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Saturday marks the third anniversary of the devastating earthquake that struck Haiti and left 1.5 million people displaced or homeless. Rebuilding has been slow. In the three years since a 'republic of NGOs' descended on Haiti, their lack of progress is beginning to cause the faith of some Canadians to be shaken, if not completely lost.

Indeed, the Minister of International Co-operation's concern with the slow progress in Haiti is so great, he announced a review of Canada's long-term strategy for the still reeling nation. Others, like Margaret Wente and Don Cherry, would go further and have Canada retreat from Haiti altogether. It is fair to say that among Canadians, in general, confidence and hope for rebuilding Haiti are at an all-time low.

As a leading voice, Habitat for Humanity Canada acknowledges the need to rebuild confidence in the NGO sector if NGOs are going to rebuild Haiti. It means joining the debate on Canada's future in Haiti and taking on those who would give up hope. It also requires all of us in the sector to take a long hard look at the work we are doing and prove that it delivers sustainable impact as promised.

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Julian Fantino, the Minister of International Co-operation, is right to ask for accountability and a review is welcome. The international aid sector should be challenged to achieve what it sets out to do. Canadians deserve to know that the dollars they contribute to rebuilding Haiti are actually producing results.

When the earthquake hit in 2010, Habitat for Humanity had been in Haiti for more than two decades. We were there to build safe, decent shelter, as well as the capacity and skills of Haitian women and men. As such, Habitat for Humanity has a long perspective on the successes and failures of the rebuilding process. The world saw the destruction but we were already on the ground as lives were lost, homes destroyed, and billions of dollars in damage occurred.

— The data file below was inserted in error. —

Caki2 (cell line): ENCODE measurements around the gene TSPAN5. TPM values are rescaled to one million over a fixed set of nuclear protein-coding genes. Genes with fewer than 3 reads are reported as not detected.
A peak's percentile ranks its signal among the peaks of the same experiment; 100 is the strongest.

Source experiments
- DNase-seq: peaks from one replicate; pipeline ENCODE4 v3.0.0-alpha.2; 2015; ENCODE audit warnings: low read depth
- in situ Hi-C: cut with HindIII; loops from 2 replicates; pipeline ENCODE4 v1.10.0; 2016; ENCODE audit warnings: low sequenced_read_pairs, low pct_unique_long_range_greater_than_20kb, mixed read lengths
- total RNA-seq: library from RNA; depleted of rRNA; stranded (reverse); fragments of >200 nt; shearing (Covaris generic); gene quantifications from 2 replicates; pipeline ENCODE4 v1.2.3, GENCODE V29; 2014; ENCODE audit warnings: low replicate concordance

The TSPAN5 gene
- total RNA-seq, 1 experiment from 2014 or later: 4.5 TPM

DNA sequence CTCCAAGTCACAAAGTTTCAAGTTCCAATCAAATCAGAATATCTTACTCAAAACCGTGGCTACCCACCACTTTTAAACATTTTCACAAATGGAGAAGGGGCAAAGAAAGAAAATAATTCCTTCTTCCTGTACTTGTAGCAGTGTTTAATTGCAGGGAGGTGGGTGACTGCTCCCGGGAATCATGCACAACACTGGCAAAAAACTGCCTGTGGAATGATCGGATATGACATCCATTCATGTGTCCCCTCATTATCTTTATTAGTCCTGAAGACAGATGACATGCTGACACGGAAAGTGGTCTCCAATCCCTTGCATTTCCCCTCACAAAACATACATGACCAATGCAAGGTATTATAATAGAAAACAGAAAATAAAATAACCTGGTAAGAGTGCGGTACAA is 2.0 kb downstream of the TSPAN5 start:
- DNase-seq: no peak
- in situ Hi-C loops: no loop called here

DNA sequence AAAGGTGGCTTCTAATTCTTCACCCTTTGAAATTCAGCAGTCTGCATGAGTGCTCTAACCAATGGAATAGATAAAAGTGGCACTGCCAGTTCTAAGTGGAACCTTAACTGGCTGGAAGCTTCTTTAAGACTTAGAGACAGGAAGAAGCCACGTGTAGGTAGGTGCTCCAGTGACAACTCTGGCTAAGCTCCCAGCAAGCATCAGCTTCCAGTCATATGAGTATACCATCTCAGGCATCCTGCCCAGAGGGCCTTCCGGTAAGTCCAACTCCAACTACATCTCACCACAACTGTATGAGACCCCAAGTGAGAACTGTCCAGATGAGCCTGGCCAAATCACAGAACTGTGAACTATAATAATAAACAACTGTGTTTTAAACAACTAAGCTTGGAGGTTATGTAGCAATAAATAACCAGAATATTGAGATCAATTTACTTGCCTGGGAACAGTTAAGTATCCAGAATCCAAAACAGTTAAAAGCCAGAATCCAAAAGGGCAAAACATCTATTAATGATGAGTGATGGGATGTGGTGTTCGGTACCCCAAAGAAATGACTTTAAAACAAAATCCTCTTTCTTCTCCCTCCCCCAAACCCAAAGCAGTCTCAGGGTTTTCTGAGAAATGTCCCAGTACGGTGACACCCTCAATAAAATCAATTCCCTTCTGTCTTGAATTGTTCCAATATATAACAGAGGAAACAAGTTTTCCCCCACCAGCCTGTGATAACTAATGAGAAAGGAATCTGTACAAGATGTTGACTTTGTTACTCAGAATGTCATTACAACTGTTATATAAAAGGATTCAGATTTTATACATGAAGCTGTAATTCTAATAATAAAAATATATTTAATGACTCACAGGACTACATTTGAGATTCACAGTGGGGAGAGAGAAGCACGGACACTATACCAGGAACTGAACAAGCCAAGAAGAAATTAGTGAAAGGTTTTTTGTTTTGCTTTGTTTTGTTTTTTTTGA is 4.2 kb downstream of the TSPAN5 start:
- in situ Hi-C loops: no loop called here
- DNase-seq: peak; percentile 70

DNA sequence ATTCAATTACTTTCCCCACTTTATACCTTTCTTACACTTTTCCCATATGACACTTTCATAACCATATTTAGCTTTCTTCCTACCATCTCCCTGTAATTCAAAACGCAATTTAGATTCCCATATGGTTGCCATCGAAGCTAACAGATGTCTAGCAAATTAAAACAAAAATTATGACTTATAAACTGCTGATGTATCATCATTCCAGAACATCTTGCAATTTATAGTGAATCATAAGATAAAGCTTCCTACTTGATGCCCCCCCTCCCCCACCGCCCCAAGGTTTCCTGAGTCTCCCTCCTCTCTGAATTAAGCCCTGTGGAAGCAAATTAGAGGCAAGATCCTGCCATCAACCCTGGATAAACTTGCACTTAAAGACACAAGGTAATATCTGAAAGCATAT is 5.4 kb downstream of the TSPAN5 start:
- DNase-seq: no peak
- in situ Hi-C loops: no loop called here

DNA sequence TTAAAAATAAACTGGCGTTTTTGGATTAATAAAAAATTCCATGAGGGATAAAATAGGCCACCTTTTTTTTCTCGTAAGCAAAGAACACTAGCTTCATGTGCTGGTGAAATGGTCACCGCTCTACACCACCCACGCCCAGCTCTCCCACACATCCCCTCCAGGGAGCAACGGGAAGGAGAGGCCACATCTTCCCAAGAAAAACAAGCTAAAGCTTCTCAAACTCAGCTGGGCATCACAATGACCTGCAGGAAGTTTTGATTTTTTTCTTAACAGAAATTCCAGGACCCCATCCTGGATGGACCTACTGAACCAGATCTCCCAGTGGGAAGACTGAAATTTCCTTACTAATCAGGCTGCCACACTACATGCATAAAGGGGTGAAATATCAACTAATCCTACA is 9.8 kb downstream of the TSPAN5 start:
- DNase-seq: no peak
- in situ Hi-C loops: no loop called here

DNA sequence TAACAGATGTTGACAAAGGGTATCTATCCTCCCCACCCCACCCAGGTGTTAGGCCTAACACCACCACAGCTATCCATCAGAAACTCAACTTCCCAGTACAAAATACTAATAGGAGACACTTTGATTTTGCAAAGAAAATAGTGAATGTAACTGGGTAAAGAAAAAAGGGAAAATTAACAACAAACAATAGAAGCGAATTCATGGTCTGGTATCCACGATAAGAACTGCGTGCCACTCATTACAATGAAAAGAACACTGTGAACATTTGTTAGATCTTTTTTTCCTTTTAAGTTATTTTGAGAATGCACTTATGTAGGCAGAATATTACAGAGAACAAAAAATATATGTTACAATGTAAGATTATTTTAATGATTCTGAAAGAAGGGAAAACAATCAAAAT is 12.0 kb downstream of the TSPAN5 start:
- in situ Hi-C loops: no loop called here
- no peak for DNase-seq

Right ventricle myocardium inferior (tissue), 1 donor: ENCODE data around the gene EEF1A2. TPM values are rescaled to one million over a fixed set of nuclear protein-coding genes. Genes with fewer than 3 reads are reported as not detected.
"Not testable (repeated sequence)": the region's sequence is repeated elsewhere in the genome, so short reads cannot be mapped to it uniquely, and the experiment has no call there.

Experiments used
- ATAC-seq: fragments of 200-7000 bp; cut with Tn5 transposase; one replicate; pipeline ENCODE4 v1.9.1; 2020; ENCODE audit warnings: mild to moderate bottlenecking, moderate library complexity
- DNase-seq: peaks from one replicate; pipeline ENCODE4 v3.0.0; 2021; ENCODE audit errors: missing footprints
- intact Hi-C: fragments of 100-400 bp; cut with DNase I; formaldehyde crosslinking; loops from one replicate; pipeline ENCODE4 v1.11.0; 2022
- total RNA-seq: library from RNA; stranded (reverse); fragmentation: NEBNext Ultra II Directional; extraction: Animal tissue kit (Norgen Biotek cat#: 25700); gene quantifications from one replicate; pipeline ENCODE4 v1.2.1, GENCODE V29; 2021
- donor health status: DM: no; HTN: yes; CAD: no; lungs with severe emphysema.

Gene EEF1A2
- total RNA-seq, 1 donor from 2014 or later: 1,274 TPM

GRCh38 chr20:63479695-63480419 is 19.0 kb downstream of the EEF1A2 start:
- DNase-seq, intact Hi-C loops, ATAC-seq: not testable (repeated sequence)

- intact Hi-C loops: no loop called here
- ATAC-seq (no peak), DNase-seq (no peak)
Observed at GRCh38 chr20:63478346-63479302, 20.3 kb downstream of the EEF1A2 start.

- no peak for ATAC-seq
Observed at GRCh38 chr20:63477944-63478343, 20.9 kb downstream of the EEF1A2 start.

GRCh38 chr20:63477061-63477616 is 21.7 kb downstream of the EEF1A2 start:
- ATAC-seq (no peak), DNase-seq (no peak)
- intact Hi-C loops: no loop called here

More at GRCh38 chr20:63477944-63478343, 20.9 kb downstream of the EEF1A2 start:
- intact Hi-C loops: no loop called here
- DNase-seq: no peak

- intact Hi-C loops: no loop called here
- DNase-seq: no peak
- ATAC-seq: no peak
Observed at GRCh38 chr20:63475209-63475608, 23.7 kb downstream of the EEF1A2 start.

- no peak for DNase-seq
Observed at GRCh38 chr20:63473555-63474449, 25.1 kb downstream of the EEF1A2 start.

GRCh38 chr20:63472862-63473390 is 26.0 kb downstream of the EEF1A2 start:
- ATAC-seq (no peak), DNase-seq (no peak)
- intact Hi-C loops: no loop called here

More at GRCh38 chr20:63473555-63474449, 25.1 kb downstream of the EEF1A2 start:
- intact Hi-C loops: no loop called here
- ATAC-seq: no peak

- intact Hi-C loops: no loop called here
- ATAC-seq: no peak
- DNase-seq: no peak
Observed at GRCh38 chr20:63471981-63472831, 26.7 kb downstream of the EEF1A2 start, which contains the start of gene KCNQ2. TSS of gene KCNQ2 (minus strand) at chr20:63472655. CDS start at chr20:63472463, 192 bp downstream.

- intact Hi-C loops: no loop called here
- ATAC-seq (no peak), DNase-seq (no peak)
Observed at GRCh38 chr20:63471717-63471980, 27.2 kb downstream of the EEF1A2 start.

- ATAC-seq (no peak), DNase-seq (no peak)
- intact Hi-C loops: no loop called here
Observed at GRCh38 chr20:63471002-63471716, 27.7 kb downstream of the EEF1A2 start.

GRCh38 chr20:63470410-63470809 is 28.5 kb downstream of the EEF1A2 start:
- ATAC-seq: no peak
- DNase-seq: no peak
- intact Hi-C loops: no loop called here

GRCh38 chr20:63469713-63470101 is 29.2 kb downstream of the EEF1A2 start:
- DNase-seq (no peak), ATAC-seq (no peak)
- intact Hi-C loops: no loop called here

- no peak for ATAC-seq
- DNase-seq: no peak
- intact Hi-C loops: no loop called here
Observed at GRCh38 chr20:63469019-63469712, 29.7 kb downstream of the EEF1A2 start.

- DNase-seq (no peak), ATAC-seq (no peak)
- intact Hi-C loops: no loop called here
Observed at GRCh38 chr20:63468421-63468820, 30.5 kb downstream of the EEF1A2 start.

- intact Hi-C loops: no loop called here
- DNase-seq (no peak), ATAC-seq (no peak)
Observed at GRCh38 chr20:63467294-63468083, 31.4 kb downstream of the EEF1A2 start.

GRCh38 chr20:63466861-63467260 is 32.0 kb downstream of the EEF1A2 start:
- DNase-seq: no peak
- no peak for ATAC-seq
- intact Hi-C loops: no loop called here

Then came the flood of NGOs from around the world, with some estimates putting the number of organizations there to 'help' at 9,000. Some of those had great impact. Others had impact that was slower to progress than expected. But many only added to the chaos and confusion on the ground.

Greater accountability over aid dollars is the only effective way to thin the ranks of those who are getting in the way of real progress in rebuilding Haiti. Aid agencies must be held accountable for every dollar received from donors and partners – including the Canadian government and taxpayers who have invested in our projects in Haiti and elsewhere.

With the support of the Canadian International Development Agency, Habitat Canada just completed a neighborhood revival project in Simon Pele, an urban slum of Port-au-Prince. The return on the $1.3-million Canadian taxpayers invested in our aid project helped build safe, decent shelter for almost 4,600 families and provided practical skills and job training for 23,000 Haitian women and men.

Results matter. Habitat for Humanity has contributed to emergency and permanent housing for more than 50,000 families or 250,000 individuals to date. Canadian volunteers in the Jimmy Carter Work Project helped build 100 homes during its first week-long project in November, 2011, and another 100 homes in Leogane in 2012.

The results of these projects demonstrate that there has been positive, effective progress in Haiti. To those like Don Cherry and Margaret Wente who propose we turn our backs and watch Haiti disappear in our rear-view mirror, we implore you to reconsider because the need is great and real progress is and will continue to be possible.

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A move towards greater accountability will restore the confidence Canadians need to not turn their backs, close their wallets or shut their minds to the issues in Haiti. Resources are available, such as through Canada Revenue Agency, to assist in selecting NGOs to ensure funds donated impact real change.

Canadians know the need continues to be great and do not want to turn away from Haiti, but they are right to expect that everyone working there be accountable for their actions and spending. There are results-based, effective and cost efficient recovery and development projects being done in Haiti by hard-working NGOs.

This is not a time to stop what we're doing, but rather to learn from what we have done to ensure we can effectively complete what we've started.

Mark Rodgers is the chief operating officer of Habitat for Humanity Canada

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